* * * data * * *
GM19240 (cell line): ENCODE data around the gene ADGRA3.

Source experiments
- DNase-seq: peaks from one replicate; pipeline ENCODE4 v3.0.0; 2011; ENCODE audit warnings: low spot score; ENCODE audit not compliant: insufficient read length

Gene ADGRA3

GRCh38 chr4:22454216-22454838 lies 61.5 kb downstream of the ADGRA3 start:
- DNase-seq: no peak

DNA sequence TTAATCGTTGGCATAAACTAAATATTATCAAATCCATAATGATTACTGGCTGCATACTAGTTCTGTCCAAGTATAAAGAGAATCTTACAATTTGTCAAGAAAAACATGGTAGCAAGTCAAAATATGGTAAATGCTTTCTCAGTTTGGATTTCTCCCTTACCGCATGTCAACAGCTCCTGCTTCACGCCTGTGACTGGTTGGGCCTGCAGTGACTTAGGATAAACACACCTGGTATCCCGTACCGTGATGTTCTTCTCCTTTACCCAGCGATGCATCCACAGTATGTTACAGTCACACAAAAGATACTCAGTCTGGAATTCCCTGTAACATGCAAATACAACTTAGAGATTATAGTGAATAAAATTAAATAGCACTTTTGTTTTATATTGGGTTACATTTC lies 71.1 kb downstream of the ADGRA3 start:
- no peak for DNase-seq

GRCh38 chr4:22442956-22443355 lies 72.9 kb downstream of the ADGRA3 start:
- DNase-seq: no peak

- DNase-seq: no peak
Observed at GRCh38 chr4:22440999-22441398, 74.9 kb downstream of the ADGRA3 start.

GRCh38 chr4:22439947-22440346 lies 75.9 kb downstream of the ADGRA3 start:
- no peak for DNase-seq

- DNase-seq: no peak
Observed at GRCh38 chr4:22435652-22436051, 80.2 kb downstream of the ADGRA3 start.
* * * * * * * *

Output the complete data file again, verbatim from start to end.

GM19240 (cell line): ENCODE data around the gene ADGRA3.

Source experiments
- DNase-seq: peaks from one replicate; pipeline ENCODE4 v3.0.0; 2011; ENCODE audit warnings: low spot score; ENCODE audit not compliant: insufficient read length

Gene ADGRA3

GRCh38 chr4:22454216-22454838 lies 61.5 kb downstream of the ADGRA3 start:
- DNase-seq: no peak

DNA sequence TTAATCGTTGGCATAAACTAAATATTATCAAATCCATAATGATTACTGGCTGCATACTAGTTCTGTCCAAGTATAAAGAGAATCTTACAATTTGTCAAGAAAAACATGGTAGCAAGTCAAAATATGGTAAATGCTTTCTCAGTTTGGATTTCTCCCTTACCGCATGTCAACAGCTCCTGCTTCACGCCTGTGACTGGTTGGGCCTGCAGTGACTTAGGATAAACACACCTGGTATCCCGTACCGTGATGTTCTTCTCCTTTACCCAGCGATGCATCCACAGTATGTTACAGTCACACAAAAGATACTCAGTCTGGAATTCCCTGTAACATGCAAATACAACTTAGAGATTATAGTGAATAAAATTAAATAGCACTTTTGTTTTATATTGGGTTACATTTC lies 71.1 kb downstream of the ADGRA3 start:
- no peak for DNase-seq

GRCh38 chr4:22442956-22443355 lies 72.9 kb downstream of the ADGRA3 start:
- DNase-seq: no peak

- DNase-seq: no peak
Observed at GRCh38 chr4:22440999-22441398, 74.9 kb downstream of the ADGRA3 start.

GRCh38 chr4:22439947-22440346 lies 75.9 kb downstream of the ADGRA3 start:
- no peak for DNase-seq

- DNase-seq: no peak
Observed at GRCh38 chr4:22435652-22436051, 80.2 kb downstream of the ADGRA3 start.